The estimated reading time for this post is 6 minutes
They trickle into this tiny town of roughly six million people and their Vietnamese, Korean, Indonesian, Turkish, Japanese, Philippino and Uzbekistan voices join mine as we struggle together, united in our quest to one day wield language skills strong enough to sing Chinese karaoke and order Chinese food. If and when we have triumphed, these exhausted trainees will return home to go beyond karaoke on paths laid out by an ever shifting world marketplace and, by extension, their parents and careers.
Before I talk about students, I should talk about what my friend told me about the expats. There really aren’t many foreigners here at all, and by that I really do mean non-Han Chinese people. Outside the university I was told to expect about six or seven, and after one trip to a bar I may have seen half of them. My friend broke down the foreigners I’d meet here into three groups, and suggested I learn to quickly identify them. Obviously businesspeople are the first, here to cut deals with the new superpower or get a new toy made. The second are what he calls “escapists”. Back in the day these were sometimes actual criminals running from the law but nowadays are more often the sort ducking out of society as they knew it to hide out somewhere else and do some drinking and lounging on a fat foreign dollar. The third he called the, “daoists”. These people spend very little time in bars and more time studying Chinese, Kung Fu, Weiqi, history and culture. These are the nerds that came to China for China and have the same gleam in their eyes for temples and kung fu lore that the business people have for gold and the escapists for pints. These are my people.
Things mix up a bit more at the university. Here I’ve discovered a different breakdown, as everyone came to learn Chinese or how to teach it overseas. There are, of course, the “daoists” again and they are, of course, my favorite because, well, they’re me. The Korean speed-skating tea master here to study Chinese and learn about tea in Fujian province, one of the birthplaces of almost half the world’s famous teas. The Indonesian who hung out in Japan for seven years before wandering into China and falling in love with the country. The Belgian on what he at first called, “vacation”, although given our class workload that is certainly a subjective classification.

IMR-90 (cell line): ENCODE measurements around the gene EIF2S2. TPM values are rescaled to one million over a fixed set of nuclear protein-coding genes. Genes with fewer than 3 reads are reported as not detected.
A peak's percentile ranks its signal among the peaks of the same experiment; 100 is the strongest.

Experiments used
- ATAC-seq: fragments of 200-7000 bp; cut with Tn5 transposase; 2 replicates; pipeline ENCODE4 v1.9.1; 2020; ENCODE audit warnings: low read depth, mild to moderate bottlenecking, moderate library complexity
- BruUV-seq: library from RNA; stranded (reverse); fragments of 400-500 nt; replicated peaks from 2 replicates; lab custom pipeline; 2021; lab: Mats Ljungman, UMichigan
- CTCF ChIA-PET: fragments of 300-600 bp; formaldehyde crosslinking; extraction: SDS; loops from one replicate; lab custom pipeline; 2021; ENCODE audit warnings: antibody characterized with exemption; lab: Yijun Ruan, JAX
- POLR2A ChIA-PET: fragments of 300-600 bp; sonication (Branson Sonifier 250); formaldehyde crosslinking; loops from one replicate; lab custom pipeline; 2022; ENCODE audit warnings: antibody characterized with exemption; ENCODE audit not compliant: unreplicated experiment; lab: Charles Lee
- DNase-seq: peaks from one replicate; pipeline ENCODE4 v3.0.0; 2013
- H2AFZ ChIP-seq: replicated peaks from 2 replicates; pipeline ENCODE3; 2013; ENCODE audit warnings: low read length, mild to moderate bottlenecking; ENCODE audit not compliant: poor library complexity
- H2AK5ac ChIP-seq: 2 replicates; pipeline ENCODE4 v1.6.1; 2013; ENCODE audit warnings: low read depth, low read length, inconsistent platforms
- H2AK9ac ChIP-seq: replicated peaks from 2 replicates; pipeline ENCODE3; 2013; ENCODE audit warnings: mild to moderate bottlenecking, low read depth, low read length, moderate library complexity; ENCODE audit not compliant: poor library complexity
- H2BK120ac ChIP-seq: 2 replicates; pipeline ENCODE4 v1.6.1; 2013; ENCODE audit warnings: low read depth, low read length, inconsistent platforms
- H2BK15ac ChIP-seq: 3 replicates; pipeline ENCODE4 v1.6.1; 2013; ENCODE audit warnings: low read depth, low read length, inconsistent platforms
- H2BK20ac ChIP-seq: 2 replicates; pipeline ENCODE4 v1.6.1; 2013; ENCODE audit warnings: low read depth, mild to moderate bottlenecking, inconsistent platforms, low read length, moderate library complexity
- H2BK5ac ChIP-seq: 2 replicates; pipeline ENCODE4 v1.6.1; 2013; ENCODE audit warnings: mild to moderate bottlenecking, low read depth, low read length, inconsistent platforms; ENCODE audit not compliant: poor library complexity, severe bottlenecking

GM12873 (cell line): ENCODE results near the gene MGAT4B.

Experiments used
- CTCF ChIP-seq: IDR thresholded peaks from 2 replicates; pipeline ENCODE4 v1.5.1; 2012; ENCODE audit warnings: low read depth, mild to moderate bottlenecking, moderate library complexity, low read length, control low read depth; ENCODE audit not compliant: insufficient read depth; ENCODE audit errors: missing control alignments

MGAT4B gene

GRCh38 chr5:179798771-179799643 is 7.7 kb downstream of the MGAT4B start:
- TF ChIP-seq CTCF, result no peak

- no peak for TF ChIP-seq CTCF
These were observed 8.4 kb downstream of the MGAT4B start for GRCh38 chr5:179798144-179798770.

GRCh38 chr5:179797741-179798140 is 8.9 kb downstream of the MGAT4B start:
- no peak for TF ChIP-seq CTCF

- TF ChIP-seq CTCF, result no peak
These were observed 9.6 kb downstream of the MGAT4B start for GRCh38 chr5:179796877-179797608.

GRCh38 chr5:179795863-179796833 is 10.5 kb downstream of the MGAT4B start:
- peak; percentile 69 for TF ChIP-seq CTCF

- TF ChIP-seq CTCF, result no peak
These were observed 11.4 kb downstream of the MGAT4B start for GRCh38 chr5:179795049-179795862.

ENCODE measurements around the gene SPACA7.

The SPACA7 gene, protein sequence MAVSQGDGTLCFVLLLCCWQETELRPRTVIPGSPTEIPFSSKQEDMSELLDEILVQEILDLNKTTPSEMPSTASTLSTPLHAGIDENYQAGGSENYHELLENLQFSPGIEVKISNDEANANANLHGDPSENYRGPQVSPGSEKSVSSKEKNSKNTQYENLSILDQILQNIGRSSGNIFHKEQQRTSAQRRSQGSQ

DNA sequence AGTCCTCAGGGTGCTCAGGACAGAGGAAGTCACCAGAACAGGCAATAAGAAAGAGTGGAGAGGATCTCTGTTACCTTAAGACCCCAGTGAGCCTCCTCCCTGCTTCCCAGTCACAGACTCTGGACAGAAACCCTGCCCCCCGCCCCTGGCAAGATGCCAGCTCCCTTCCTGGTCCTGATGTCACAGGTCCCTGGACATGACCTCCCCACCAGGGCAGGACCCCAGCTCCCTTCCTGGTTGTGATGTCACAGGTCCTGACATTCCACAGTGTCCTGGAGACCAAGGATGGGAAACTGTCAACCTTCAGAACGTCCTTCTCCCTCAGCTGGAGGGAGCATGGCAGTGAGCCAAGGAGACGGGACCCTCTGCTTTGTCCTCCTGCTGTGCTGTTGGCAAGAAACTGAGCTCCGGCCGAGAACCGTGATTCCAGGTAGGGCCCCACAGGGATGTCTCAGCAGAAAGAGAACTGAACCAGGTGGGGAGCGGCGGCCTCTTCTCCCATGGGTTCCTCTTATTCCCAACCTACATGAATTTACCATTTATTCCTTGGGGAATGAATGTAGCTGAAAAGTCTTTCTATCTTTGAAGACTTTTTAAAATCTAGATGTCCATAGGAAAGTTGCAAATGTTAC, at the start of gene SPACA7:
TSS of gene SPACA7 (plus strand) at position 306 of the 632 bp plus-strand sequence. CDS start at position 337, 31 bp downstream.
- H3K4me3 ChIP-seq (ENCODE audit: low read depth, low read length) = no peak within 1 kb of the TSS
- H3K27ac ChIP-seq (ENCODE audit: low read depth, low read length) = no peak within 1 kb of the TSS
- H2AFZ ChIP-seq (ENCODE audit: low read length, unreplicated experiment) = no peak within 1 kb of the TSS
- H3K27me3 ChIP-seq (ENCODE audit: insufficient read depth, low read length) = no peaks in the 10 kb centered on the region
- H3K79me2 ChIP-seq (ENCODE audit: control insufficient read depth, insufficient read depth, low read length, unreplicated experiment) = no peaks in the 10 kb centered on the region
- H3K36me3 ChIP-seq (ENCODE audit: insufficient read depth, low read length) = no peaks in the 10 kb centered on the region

The second group is similar to mine in some ways and, surprisingly, just as dedicated to studying: the bored spouse. Either though fouled paperwork or choice they’ve found themselves here with a working spouse and without a job. For those inclined towards challenge none is more immediately intimidating or visible than reading road signs and menus. Cryptic symbols once the realm of tattoos are now everywhere and calling out to be heard and understood. What are all of those people saying that keep whispering, “waiguoren” and pointing?
The first two groups are fairly tiny. The third is quite a bit larger. These are the children of the Chinese diaspora shipped, willing or not, to their homeland to regain their native tongue. These are Chinese-Indonesians, Chinese-Philippinos, and Chinese-Thais — sometimes a little bit cranky about it but generally willing to pick up this language. In my classroom they are, unfortunately for me, curve-blowing ringers who give the teachers the false impression that everyone is keeping up just fine given that they heard this language every day growing up. If they stick around long enough, or had enough Chinese coming in, these students also take the teaching track and pick up certificates to teach the now sought-after Chinese in their home countries.